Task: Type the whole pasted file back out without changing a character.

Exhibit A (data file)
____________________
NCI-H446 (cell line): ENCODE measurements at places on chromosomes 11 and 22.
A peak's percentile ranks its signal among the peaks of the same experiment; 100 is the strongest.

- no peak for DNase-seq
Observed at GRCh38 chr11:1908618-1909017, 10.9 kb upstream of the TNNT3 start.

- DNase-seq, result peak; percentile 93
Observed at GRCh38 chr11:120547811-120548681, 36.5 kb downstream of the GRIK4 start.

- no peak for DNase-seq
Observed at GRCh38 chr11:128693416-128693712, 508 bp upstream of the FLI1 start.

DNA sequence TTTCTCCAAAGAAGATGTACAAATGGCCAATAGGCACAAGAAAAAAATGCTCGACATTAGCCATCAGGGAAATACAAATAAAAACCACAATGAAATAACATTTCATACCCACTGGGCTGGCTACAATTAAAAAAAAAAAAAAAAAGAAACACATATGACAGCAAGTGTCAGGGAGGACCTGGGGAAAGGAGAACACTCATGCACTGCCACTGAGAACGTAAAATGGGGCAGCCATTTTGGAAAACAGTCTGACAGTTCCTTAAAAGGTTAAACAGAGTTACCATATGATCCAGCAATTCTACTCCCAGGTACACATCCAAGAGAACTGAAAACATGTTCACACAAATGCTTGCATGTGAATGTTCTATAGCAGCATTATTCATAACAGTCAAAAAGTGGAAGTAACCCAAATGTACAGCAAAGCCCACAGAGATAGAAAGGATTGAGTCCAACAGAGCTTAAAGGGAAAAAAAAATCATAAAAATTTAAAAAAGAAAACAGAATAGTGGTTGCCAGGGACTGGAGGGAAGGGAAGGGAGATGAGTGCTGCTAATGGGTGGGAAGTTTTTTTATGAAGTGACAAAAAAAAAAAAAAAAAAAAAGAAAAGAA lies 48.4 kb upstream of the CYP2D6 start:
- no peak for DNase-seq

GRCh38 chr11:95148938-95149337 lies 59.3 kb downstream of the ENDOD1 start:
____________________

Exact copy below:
NCI-H446 (cell line): ENCODE measurements at places on chromosomes 11 and 22.
A peak's percentile ranks its signal among the peaks of the same experiment; 100 is the strongest.

- no peak for DNase-seq
Observed at GRCh38 chr11:1908618-1909017, 10.9 kb upstream of the TNNT3 start.

- DNase-seq, result peak; percentile 93
Observed at GRCh38 chr11:120547811-120548681, 36.5 kb downstream of the GRIK4 start.

- no peak for DNase-seq
Observed at GRCh38 chr11:128693416-128693712, 508 bp upstream of the FLI1 start.

DNA sequence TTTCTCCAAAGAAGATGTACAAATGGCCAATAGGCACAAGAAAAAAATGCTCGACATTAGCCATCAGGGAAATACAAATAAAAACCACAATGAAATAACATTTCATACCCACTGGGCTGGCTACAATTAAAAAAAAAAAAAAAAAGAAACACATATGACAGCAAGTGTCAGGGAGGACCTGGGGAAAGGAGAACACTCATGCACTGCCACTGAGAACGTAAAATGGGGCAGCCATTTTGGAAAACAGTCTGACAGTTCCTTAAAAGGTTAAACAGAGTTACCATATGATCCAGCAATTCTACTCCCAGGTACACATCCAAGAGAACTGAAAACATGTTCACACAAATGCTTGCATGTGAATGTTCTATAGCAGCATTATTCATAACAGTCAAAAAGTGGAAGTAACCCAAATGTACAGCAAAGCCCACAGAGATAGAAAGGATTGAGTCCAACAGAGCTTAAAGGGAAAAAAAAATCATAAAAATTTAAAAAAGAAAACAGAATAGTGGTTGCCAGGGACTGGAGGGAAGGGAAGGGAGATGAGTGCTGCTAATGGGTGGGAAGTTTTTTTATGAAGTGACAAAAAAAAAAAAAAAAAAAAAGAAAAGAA lies 48.4 kb upstream of the CYP2D6 start:
- no peak for DNase-seq

GRCh38 chr11:95148938-95149337 lies 59.3 kb downstream of the ENDOD1 start: